A Christian congregation in Chula Vista, California, and its pastor are suing Governor Gavin Newsom and other officials for unconstitutional stay-at-home orders and actions during the coronavirus pandemic. After weeks of mandatory isolation to stop the spread of COVID-19, Governor Newsom has begun a four-stage plan to “reopen” California’s economy. Retail and supporting manufacturing are now resuming business; and shopping malls, car washes, pet grooming, dine-in restaurant, and schools, will be allowed to reopen within a few weeks.
They aren’t the only ones.
Three southern California churches sued California Gov. Gavin Newsom on Monday, arguing that the state’s social distancing orders infringed upon the First Amendment right to freedom of religion and assembly.
The suit was filed in the federal court for the Central District of California and also names state Attorney General Xavier Becerra and officials of San Bernardino and Riverside counties. It seeks to block the governor’s coronavirus stay-at-home orders, which don’t exempt houses of worship as “essential” infrastructure and prohibits group gatherings, according to the Associated Press.
“The state does not get to dictate the method of worship to the faithful,” Harmeet K. Dhillon, chief executive of the Center for American Liberty, a California nonprofit organization that filed the suit, said according to the Associated Press.
“If a Californian is able to go to Costco or the local marijuana shop or liquor store and buy goods in a responsible, socially distanced manner, then he or she must be allowed to practice their faith using the same precautions.”
Despite claiming that 70% of California businesses are available reopen, the Governor continues to shutter places of worship indefinitely with no timeline for reopening. As a result, Thomas More Society (a legal firm) attorneys filed a civil rights lawsuit on May 11 on behalf of South Bay United Pentecostal Church and Bishop Arthur Hodges III in San Diego federal court.
The legal filings highlight a recent favorable ruling in 6th U.S. Circuit Court of Appeals , which held that the First Amendment’s Free Exercise Clause protected the right of a Baptist church in Louisville, Kentucky, to host in-person worship services even during the pandemic. The court highlighted the church’s commitment to practice strict social distancing guidelines during the services. In this case, South Bay United Pentecostal Church and Bishop Hodges are seeking similar action by way of a temporary restraining order against state and county officials to keep them from enforcing the ban on church services while the lawsuit moves forward.
“The Governor continues to shutter synagogues and churches with no end in sight,” said Charles LiMandri, Special Counsel for the Thomas More Society and partner at LiMandri & Jonna LLP. “After weeks of government suppression of their religious freedoms, our clients have said enough is enough. The First Amendment still protects their right to freely exercise their faith, even during a pandemic.”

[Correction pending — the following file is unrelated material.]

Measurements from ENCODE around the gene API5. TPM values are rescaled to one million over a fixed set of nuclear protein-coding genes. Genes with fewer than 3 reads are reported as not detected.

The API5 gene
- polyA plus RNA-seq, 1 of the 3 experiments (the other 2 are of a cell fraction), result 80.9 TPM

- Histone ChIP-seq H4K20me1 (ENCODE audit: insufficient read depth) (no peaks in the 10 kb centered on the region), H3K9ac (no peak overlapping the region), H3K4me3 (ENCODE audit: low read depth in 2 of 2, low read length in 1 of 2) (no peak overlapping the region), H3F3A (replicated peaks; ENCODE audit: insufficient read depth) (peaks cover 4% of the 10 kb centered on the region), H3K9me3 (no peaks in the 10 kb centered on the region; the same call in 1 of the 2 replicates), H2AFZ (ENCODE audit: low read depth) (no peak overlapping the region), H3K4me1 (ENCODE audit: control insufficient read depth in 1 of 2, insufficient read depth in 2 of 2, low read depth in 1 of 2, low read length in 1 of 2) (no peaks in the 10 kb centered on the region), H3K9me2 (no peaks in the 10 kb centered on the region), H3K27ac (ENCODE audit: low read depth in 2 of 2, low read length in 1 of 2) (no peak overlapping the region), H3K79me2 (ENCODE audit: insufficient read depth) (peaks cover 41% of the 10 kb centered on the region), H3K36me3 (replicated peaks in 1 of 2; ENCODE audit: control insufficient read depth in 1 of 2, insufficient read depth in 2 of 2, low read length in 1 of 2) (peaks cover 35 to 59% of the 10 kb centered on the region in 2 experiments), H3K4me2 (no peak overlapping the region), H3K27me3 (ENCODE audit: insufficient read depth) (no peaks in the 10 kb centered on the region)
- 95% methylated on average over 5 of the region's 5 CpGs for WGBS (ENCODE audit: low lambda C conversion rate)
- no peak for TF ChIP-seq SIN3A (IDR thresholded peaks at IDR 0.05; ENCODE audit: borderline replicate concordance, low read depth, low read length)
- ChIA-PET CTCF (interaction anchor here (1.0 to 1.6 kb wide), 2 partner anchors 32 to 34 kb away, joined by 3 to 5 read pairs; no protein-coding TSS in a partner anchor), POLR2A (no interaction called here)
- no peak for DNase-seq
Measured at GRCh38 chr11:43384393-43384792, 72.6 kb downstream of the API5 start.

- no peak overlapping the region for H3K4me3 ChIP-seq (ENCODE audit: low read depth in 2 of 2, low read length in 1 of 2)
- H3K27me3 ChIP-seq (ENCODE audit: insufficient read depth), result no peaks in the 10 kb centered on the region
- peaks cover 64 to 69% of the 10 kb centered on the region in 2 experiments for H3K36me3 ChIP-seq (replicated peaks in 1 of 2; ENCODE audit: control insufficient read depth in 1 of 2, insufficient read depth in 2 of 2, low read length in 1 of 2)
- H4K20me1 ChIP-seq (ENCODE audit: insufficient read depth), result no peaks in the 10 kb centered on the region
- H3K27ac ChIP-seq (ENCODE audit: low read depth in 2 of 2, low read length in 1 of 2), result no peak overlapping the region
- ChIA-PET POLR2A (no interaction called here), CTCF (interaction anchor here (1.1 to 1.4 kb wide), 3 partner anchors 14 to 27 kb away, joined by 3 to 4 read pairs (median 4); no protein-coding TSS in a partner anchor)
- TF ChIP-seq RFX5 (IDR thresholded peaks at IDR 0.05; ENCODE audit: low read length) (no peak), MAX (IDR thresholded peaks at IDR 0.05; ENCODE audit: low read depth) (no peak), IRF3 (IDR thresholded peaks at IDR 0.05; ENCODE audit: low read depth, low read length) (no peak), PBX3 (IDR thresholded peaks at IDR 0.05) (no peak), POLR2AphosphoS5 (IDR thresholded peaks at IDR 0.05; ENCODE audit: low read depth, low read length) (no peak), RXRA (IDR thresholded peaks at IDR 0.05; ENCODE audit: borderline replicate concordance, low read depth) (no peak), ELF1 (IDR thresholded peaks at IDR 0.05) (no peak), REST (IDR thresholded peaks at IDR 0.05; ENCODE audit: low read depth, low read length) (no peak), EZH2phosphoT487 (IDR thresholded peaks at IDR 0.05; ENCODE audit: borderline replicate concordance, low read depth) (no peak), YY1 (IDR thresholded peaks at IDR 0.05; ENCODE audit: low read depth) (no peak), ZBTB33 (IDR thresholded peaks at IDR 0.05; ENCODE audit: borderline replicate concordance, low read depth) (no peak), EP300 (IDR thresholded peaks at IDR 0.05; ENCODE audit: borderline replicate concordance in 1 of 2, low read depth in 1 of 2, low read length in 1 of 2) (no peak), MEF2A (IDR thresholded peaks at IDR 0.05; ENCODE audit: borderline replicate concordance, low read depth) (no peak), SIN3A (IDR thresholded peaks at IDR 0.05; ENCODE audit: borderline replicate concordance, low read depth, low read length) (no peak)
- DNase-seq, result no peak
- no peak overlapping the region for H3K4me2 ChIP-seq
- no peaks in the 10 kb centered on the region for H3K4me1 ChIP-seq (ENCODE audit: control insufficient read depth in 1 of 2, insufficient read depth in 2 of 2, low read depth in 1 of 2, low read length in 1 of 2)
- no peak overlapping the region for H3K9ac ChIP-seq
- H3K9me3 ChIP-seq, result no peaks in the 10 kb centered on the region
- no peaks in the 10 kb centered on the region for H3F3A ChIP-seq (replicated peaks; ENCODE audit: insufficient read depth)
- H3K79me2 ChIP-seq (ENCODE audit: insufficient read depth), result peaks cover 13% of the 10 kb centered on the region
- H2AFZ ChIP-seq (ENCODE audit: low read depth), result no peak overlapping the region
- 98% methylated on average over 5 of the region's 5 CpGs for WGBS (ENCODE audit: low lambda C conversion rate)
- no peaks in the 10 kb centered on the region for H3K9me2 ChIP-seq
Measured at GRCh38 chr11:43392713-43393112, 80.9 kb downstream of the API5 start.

LiMandri explained: “California is one of only eight states whose response to the COVID-19 pandemic has included no accommodation for—hardly even a mention of—the religious rights of its citizens. The churches and religious leaders of California are no less essential than its retail, schools, and offices, to the health and well-being of its residents. To place houses of worship alongside hair salons, nail boutiques, and tattoo parlors, shows Governor Newsom’s lack of understanding or unwillingness to recognize the inherent rights of every American to religious liberty and free exercise of worship and other freedoms protected under the Constitution.”
“The governor’s Executive Orders criminalize worship, using language that explicitly threatens criminal enforcement,” LiMandri added. “At the same time, these state orders, adopted and expanded upon by the county, allowed citizens to gather at liquor stores, pot-dispensaries, and Planned Parenthood, and also named the entirety of the ‘entertainment industries’ as essential.”
The lawsuit elaborates on the effect of California’s criminalization of religious worship:
LiMandri said: “This was not a hypothetical situation from an Orwellian novel describing a bleak future—this was the current and very real nightmare endured by millions of religious citizens who maintained the conviction that the faithful practice of regularly gathering together was absolutely ‘essential.’ But those citizens decided to wait anyway. Religious Americans are no less patriotic than any other Americans, and they are absolutely willing to do their part to ‘flatten the curve.’ But they are not willing to have their faith denigrated, demeaned, and compared to attending a movie theater.”
South Bay United Pentecostal Church and Bishop Hodges seek relief from the stay-at-home orders and are seeking a restraining order to prevent law enforcement officials from enforcing them. The suit names California Governor Gavin Newsom, California Attorney General Xavier Becerra, California Public Health Officer Sonia Angell, San Diego County Public Health Officer Wilma Wooten, San Diego County Director of Emergency Services Helen Robbins-Meyer, and San Diego County Sherriff William Gore as the offenders in this scenario.
Read the Thomas More Society’s First Amended Complaint for Declaratory and Injunctive Relief on behalf of South Bay United Pentecostal Church and Bishop Arthur Hodges III, filed May 11, 2020, in the United States District Court for the Southern District of California in South Bay United Pentecostal Church, et al v. Gavin Newsom, et al, here.